In Malcolm in the Middle, the character Dewey famously said, “I expect nothing, and I’m still let down.” This is a good summary of my feelings towards the Democratic Party since I’ve become politically conscious, but I have never felt this sentiment so strongly as in the past month.
The electoral strategy of voting for the “lesser of two evils” isn’t effective. Democratic party voters need to start demanding candidates they actually want to vote for.
Institutional Democrats have covered their weak spots by pointing out how damaging Republicans are during every election cycle I’ve witnessed. As The Week reports, Hillary Clinton’s campaign released a memo in 2015 reporting their use of the “pied piper” strategy, which intentionally amplified extremist Republican candidates like Ted Cruz, Ben Carson, and Donald Trump in the media to hypothetically make winning elections easier.
In 2020, polls from Morning Consult showed nearly half of Biden voters voted “against Trump” rather than “for Biden,” whereas only 22% of Trump voters voted “against Biden.” An Axios poll from September showed two-thirds of Democrats don’t want Biden as the 2024 nominee.
As Vox reports, Biden has been struggling for a while to get through to a core pillar of the Democratic base: young voters, especially those of color like me. For example, #settleforbiden has over 400 million views on Tiktok, a popular social media platform among young adults, according Pew Research.
It’s not hard to see why young voters like myself might be disillusioned with Biden. According to the World Economic Forum, climate change is the third biggest concern for Generation Z, and it’s a stain on his record that Biden broke his promise to ban new fracking operations, as Politifact reports. He also stood by the Trump-era approval of the Line 3 Pipeline, which drew criticism from progressives, environmentalists, and Indigenous groups alike, as the Hill details. Under the Biden administration, the ACLU has reported, the number of people held in immigrant detention centers has doubled. Outrageously, the Biden administration also waived 26 federal laws this month, including environmental protections and Indigenous sovereignty protections, to continue building Trump’s border wall, according to AP News. These actions aren’t winning him any favors with me.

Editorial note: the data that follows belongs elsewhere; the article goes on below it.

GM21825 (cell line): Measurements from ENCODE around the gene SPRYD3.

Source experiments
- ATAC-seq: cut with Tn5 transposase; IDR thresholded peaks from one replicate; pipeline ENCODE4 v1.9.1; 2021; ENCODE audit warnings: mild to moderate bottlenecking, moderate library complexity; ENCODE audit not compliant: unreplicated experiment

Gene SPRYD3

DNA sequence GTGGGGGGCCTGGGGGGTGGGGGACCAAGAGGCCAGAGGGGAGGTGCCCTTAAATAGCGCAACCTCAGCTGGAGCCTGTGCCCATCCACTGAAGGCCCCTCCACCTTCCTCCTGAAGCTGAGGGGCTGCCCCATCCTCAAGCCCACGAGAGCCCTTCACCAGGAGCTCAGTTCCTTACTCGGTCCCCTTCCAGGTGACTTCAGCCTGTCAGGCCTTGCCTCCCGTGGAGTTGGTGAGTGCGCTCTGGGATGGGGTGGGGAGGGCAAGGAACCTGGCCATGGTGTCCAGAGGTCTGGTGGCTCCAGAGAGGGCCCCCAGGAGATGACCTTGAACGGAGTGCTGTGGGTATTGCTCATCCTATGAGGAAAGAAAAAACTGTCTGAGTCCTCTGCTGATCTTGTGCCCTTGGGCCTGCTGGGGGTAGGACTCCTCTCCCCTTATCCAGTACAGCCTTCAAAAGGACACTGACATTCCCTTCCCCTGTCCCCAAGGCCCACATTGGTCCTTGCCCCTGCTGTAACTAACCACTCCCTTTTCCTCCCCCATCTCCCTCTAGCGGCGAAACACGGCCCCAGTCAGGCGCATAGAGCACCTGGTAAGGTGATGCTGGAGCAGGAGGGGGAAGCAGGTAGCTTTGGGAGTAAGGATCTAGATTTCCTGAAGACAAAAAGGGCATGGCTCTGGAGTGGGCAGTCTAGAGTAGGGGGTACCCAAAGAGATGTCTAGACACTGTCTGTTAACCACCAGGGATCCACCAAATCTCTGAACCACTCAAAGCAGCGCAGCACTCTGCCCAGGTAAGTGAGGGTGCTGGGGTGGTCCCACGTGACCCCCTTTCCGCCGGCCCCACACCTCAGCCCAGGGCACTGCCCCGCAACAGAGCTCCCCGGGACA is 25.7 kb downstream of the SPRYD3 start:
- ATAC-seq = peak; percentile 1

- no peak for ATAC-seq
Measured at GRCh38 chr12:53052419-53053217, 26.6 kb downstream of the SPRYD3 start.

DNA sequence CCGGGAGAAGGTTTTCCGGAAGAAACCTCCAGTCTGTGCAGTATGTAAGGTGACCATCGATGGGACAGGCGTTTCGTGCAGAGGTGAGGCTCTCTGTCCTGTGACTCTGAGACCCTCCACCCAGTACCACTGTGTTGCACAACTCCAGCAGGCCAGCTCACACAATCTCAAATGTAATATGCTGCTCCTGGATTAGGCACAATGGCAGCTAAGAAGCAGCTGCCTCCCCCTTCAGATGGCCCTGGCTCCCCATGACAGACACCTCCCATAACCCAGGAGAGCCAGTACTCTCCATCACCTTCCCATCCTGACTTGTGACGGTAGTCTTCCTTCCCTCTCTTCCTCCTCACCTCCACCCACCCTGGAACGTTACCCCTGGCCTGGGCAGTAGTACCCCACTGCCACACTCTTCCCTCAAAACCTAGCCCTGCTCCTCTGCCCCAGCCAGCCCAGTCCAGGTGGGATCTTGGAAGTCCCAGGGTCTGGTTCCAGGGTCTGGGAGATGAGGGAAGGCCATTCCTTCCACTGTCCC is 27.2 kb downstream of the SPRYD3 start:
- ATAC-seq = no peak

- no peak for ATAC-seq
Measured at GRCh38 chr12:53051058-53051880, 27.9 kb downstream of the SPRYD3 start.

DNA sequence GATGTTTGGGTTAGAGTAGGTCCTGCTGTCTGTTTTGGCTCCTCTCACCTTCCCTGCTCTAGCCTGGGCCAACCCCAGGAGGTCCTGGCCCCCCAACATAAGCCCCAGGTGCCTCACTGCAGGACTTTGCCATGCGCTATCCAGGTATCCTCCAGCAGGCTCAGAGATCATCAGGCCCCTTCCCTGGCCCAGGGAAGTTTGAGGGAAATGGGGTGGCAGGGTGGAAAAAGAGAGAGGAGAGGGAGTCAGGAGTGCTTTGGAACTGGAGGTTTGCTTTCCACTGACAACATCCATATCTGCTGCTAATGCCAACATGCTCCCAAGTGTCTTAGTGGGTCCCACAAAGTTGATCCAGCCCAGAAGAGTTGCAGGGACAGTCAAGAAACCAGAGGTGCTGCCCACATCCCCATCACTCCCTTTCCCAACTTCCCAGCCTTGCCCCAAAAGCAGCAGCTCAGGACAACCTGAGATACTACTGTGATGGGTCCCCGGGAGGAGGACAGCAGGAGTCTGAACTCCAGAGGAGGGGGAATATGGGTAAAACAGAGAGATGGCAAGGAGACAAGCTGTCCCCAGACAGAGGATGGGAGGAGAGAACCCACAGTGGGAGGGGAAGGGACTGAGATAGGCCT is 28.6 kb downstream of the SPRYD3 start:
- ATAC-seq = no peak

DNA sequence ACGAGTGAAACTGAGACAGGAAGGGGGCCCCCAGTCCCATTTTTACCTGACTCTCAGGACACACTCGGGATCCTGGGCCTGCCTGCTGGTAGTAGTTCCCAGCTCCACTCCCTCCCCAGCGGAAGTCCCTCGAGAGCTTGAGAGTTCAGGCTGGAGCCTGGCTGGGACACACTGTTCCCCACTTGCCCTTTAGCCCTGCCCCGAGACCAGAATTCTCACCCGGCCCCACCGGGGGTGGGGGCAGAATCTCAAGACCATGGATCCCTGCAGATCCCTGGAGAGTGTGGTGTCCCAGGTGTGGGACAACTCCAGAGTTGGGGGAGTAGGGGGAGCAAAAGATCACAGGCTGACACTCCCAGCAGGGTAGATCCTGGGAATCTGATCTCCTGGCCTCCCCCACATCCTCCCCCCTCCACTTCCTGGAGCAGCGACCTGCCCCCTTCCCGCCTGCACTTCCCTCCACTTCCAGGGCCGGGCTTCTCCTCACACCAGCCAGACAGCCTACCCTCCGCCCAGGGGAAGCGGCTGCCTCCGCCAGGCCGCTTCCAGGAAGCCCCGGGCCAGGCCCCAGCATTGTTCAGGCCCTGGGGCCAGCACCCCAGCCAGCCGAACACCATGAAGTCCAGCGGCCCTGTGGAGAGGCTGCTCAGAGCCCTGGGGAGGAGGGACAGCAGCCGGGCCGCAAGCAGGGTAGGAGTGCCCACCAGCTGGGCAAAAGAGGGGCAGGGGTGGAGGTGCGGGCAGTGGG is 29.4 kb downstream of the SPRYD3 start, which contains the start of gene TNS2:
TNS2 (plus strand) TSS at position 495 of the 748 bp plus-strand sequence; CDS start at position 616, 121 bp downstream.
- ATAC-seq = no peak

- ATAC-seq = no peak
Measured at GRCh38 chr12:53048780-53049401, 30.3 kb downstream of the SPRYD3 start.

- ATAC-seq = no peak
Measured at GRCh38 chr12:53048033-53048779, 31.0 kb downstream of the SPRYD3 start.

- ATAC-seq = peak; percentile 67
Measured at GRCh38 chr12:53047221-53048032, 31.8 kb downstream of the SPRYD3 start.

I’m not ignorant of the good Biden has done in comparison to Trump. He’s forgiven more student loan debt than any other president, and passed the biggest infrastructure bill in decades. However, that doesn’t negate the harms Biden has perpetuated.
Institutional Democrats don’t seem to share my concerns. Pennsylvania Representative Brendan Boyle told CNN “People should shut the hell up” about finding a new presidential candidate. It’s not exactly the nicest approach to the people who elected you, and more importantly, it’s ignoring reality. Biden’s unpopularity is a real stumbling block that can’t simply be overcome by arguing he’s the best person to beat Trump.
Biden’s unpopularity was problematic before the escalation of violence in occupied Palestine last month, but since then, it’s gotten worse. Biden’s full-fledged support for Israel is hurting him. According to a CBS poll, 53% of Democrats don’t believe the U.S. should send weapons to Israel. Further, the New York Times reports Biden is hemorrhaging support among Arab Americans, a key demographic in swing states like Michigan. And despite massive protests worldwide against what Doctors Without Borders calls the “indiscriminate bombing” and “collective punishment” of Gaza, a leaked memo shows the Biden Administration instructed State Department officials to avoid calls for “de-escalation” or a “ceasefire,” according to the New Republic.
Fear mongering about the Republican Party isn’t going to work here. Sorry, but if you pledge “rock solid” support for what Amnesty International, a United Nations human rights expert, and Desmond Tutu all called an apartheid regime, you lose my vote.
Our democracy can’t keep functioning based on people voting against things they hate. In a robust democratic society, people should vote for what they want, not just against what they don’t. Politicians need to campaign on actually improving people’s lives if they want to win.
Some of the most successful politicians in history have won because they promised a better world. Republicans engage in this strategy: as the University of Burdwan details, the calls to “Make America Great Again” appeal to the electorate’s desire to return to a fictional, idealized past of America. The Democratic vision for the world remains unclear. Sure, a blue vote is a vote against the conservative worldview, but what is it a vote for?
I’m afraid the platitudes of Biden’s 2020 presidential campaign like “restoring the soul of the nation” aren’t going to win me over, especially if “the soul of this nation” involves more U.S.-backed war crimes in the Middle East, as documented by Amnesty International. According to NBC News, one of Biden’s potential 2024 slogans is “Finish the job,” and if the resurgence of post-9/11 Islamophobic hysteria is “the job,” he’s pulled it off.
Organizations like the Advocacy Alliance Center of Texas say “If you don’t vote, you can’t complain!” I say to them: watch me. I understand those who don’t want Trump to win over everything else; believe me, I don’t want a Trump presidency either. But Democrats need to experience consequences for going against the will of their base. If Democratic voters will turn out so long as they remain the“lesser evil,” there is no incentive for politicians to get better.
If the 2024 elections force me to pick between Donald Trump and a guy who’s earned himself the nickname “Genocide Joe,” it’s not a hard decision at all. I’ll just stay home.